Gus Carter

Did a Tory minister fail to help police in a Westminster sex assault case?

Did a Tory minister fail to help police in a Westminster sex assault case?
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If an MP’s researcher is accused of sexual assault, what should the MP do? Co-operate fully with the police, of course, which is what Chris Skidmore claims he did when his assistant ended up in court. The Tory MP and minister for universities strenuously denies that he refused to provide the police with evidence. But questions still remain after what an officer said during the trial at Southwark Crown Court.

You might have heard about the case: 27-year-old Callum Warren, Skidmore's former staffer, was cleared last week of molesting a teenager. The court heard descriptions of a legislature that runs on an endless supply of cheap lager and eager young graduates.

But the trial itself brought up interesting questions about how helpful the minister was. Skidmore was accused of failing to provide a police statement. This is an accusation that Skidmore denies. The Conservative party has said that the minister felt he shared everything he knew and that when he explained that to the police they accepted his response. But evidence presented to the jury suggests Skidmore could have done more to help.

Detective constable Sam O'Callaghan told the jury the MP initially provided notes from a meeting he had with Warren where Skidmore first told him about the claims. However the officer went on to say Skidmore had since declined to give a further account to police.

DC O'Callaghan described his requests for evidence from the minister, saying:

'I had various contact with him. Initially he provided me with paperwork in relation to Mr Warren and his interview with him. He agreed to provide me with a statement, dates were proposed but weren't suitable.'

The officer said he continued to email Skidmore and his office:

'These were eventually either not responded to or ignored. On the 23rd of August this year, he provided me with an email declining to provide a statement.'

This supposed refusal to speak to the police potentially denied the jury helpful evidence. Skidmore is the only person who saw how Warren reacted when he was first informed of the allegations. And the only record of that interview was provided by Skidmore himself.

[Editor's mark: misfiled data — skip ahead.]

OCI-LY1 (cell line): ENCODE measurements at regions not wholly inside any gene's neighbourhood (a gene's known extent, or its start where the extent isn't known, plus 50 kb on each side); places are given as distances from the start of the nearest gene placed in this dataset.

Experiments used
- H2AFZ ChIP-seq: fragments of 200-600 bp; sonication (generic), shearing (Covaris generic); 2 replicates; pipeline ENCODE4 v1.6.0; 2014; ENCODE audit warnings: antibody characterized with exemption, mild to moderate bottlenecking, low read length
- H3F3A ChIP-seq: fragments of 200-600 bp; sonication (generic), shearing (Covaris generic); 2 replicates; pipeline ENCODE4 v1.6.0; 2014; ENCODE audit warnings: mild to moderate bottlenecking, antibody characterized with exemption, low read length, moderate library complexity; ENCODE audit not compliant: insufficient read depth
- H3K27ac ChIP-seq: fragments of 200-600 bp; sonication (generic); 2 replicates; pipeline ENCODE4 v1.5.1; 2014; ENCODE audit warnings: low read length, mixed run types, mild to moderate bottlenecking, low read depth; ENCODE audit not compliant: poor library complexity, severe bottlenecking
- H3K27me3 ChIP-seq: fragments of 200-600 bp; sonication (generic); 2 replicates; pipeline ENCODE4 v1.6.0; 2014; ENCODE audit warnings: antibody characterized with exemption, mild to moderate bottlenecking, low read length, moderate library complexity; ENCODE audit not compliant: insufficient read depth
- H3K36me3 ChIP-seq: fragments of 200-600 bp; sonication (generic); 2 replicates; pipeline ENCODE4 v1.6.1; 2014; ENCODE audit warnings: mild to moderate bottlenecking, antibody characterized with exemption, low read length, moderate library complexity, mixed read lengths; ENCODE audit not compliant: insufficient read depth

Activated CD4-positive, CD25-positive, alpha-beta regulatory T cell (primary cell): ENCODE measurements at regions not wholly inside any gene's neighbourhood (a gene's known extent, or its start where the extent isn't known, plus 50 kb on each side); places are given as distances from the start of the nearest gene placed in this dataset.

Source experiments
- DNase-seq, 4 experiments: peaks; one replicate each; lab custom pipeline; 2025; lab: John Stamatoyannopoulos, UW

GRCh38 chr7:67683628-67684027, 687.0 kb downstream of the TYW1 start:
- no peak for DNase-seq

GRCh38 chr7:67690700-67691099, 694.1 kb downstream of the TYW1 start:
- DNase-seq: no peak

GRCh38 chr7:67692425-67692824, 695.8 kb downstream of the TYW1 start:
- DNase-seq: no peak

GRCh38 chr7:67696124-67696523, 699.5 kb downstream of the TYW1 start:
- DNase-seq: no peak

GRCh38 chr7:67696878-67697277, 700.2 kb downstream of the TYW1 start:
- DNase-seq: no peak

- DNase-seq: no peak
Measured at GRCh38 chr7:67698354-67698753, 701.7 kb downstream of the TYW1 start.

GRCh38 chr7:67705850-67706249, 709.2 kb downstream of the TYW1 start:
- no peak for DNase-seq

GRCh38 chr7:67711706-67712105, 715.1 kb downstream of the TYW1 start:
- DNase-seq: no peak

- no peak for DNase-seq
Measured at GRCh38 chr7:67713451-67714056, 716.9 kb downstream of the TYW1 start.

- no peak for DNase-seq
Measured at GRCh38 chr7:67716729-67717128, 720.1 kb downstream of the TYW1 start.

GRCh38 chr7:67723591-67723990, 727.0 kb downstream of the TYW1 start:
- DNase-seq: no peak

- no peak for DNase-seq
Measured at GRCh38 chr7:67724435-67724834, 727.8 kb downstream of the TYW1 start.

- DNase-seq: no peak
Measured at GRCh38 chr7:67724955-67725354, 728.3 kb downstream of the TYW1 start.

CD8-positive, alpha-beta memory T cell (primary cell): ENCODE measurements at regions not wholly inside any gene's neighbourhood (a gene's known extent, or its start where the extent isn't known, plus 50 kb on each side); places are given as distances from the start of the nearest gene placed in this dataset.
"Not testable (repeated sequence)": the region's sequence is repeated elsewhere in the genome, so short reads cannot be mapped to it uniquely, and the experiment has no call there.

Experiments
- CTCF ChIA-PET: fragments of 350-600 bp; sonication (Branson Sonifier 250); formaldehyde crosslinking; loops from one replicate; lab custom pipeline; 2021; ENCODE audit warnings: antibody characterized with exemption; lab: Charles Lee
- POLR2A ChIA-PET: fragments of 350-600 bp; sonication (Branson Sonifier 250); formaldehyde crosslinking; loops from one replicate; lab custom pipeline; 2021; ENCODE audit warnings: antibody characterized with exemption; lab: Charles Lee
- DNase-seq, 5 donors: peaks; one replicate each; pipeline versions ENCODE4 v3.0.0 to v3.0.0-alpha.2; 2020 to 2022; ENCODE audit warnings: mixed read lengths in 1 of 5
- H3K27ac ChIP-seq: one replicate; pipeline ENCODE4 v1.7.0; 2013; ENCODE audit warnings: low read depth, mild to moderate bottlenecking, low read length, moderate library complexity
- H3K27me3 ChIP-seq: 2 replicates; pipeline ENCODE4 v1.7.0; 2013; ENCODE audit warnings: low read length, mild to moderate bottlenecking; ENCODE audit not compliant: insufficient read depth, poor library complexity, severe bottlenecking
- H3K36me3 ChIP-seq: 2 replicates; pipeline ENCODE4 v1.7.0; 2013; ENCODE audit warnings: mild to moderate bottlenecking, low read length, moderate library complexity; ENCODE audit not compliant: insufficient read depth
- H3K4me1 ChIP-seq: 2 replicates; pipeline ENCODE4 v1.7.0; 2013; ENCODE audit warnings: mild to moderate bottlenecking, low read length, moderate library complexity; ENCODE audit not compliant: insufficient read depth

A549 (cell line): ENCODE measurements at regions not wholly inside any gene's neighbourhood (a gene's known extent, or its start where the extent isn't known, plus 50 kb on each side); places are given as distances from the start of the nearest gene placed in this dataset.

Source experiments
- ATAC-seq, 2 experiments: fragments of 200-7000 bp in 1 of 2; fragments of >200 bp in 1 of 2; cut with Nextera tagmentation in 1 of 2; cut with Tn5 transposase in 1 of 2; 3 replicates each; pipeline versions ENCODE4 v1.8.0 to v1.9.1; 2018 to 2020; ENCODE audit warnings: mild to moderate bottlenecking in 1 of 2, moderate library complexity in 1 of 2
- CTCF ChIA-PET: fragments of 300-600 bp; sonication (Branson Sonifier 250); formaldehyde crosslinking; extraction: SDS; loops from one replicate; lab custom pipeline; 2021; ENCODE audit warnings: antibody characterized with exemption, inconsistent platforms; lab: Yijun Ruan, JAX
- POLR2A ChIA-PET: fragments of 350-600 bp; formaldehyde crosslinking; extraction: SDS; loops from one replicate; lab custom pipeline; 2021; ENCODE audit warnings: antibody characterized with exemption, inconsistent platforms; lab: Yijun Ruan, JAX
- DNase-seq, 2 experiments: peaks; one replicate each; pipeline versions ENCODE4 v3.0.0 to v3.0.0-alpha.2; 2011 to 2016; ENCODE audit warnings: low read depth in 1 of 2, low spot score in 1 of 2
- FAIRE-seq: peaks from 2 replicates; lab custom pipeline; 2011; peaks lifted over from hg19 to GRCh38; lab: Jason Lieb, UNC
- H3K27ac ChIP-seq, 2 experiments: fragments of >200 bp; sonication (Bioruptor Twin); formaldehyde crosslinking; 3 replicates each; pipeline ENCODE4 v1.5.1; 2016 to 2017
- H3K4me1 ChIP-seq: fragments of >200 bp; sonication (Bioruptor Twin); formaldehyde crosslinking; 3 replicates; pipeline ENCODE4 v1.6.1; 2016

The police felt they needed to interrogate that evidence further. But they say they were refused that opportunity by a member of the government. Skidmore refutes the police officer's claims, claims he made from a court witness box while under oath.

A Conservative party spokesperson said:

'Chris Skidmore reported these allegations immediately to the Whips Office and the Parliamentary Authorities. When this became a police matter, Chris immediately suspended the individual and voluntarily provided the police with the notes from the interview he had conducted with the accused. Chris Skidmore offered his full support to the police investigation, complying fully with what was required and his actions allowed the case to be handled in the appropriate way.'

It is understood that Skidmore felt he provided everything that was needed of him and had nothing more to add. The minister and his office also believe they responded to every email from the police.

But clearly the police do not feel Skidmore offered his 'full support'. In fact, they feel they were ignored by the minister and his office.

Skidmore is not the only one who came in for criticism. The Serjeant at Arms, the ancient office tasked with security on the estate, was also accused by police of failing to provide evidence.

‘Essentially, I was either ignored or “someone would get back to me” – they did not,’ DC O’Callaghan explained.

When the House of Commons authorities were first approached for their response, they replied saying:

‘We cannot comment on security matters, which includes any liaison with the police.’

When pushed on the point that perhaps it might look as though the Commons wasn’t taking sexual misconduct allegations seriously, they decided they could in fact comment on their ‘liaison with the police’.

A spokesperson said:

‘There is zero tolerance in Parliament for abuse or harassment and we work closely with partner organisations including the Police to ensure that allegations are investigated thoroughly. Over the past 18 months Parliament has made significant progress in improving processes around the reporting and handling of allegations of harassment, including sexual harassment. We continue to review these processes to ensure that robust systems are in place to safeguard those working on or visiting the Estate.

‘We are urgently looking into any contact that was made by the Police so as to establish the facts and, if necessary, review our processes.’

The police have since made it clear that they stand by what their officer said in court. The question remains then: did Chris Skidmore do everything he could to assist the investigation?

Written byGus Carter

Gus Carter is The Spectator's assistant online editor.

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